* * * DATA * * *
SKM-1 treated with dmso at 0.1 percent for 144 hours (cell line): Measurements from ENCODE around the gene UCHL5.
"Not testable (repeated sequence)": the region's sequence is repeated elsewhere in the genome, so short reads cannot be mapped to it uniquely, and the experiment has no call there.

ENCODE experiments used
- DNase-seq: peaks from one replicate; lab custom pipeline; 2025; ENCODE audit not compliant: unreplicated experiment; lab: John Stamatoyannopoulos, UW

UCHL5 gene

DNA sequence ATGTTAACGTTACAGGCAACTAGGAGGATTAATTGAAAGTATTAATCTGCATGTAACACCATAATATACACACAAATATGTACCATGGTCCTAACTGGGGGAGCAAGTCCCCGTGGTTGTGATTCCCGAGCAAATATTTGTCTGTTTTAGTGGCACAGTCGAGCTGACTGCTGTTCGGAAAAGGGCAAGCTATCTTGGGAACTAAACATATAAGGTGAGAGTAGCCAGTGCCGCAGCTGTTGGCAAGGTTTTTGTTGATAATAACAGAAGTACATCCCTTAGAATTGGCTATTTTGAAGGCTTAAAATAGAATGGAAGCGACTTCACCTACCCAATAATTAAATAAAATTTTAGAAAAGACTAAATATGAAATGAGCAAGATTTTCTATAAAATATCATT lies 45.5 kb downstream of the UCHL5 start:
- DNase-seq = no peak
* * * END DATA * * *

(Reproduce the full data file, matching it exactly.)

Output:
SKM-1 treated with dmso at 0.1 percent for 144 hours (cell line): Measurements from ENCODE around the gene UCHL5.
"Not testable (repeated sequence)": the region's sequence is repeated elsewhere in the genome, so short reads cannot be mapped to it uniquely, and the experiment has no call there.

ENCODE experiments used
- DNase-seq: peaks from one replicate; lab custom pipeline; 2025; ENCODE audit not compliant: unreplicated experiment; lab: John Stamatoyannopoulos, UW

UCHL5 gene

DNA sequence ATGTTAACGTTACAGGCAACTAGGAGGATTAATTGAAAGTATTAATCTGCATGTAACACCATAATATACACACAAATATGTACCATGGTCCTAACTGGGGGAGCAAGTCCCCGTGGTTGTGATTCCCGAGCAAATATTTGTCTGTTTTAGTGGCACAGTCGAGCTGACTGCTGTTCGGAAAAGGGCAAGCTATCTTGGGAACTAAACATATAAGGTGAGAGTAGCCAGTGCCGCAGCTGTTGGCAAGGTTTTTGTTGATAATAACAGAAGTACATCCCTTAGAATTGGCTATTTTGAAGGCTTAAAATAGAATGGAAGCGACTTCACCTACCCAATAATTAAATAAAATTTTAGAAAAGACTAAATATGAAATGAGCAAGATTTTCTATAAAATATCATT lies 45.5 kb downstream of the UCHL5 start:
- DNase-seq = no peak